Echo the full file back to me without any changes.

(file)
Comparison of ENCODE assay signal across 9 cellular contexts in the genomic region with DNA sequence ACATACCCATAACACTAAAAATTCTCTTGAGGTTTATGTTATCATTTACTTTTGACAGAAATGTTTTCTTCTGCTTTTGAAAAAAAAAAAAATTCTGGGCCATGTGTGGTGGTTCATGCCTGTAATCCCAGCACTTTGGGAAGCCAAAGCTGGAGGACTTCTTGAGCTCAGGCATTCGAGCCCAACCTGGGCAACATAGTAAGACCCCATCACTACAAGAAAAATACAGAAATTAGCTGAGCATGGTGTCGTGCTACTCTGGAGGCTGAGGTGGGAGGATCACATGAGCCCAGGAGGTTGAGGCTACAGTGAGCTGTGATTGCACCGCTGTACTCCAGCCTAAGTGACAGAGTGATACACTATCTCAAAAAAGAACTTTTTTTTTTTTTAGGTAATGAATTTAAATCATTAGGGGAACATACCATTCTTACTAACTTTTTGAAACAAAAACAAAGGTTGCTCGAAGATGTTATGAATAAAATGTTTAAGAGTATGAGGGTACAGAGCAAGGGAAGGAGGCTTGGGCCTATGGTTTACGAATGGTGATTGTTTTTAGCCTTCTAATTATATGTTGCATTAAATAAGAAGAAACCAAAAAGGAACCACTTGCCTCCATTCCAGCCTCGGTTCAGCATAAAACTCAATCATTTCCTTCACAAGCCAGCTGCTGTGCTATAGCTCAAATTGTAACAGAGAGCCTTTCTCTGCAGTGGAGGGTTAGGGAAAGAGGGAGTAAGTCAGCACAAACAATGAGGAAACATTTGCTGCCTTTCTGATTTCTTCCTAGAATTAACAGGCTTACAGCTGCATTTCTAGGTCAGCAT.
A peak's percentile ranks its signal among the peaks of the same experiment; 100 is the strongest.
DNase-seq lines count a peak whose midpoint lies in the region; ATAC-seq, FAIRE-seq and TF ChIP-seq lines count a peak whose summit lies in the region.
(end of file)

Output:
Comparison of ENCODE assay signal across 9 cellular contexts in the genomic region with DNA sequence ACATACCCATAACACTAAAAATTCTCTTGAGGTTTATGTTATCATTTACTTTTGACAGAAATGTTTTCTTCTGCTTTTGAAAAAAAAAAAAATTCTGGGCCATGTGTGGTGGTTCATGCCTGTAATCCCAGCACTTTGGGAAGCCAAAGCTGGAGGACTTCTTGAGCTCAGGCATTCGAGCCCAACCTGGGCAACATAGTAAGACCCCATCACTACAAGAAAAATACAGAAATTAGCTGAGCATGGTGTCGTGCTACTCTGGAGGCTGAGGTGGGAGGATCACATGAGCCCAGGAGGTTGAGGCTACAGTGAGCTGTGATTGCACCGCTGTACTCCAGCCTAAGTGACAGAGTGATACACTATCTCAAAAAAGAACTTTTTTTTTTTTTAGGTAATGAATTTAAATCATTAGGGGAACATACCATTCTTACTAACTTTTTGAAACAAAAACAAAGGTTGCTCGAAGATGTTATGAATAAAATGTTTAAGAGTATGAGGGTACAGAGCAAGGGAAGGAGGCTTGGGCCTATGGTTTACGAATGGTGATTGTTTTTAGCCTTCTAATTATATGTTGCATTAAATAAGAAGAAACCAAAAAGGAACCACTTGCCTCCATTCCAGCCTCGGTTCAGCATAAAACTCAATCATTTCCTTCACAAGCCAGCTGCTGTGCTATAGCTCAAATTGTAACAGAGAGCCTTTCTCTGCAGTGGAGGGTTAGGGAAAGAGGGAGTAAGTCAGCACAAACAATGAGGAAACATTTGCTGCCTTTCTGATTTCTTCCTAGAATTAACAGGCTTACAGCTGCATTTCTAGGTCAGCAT.
A peak's percentile ranks its signal among the peaks of the same experiment; 100 is the strongest.
DNase-seq lines count a peak whose midpoint lies in the region; ATAC-seq, FAIRE-seq and TF ChIP-seq lines count a peak whose summit lies in the region.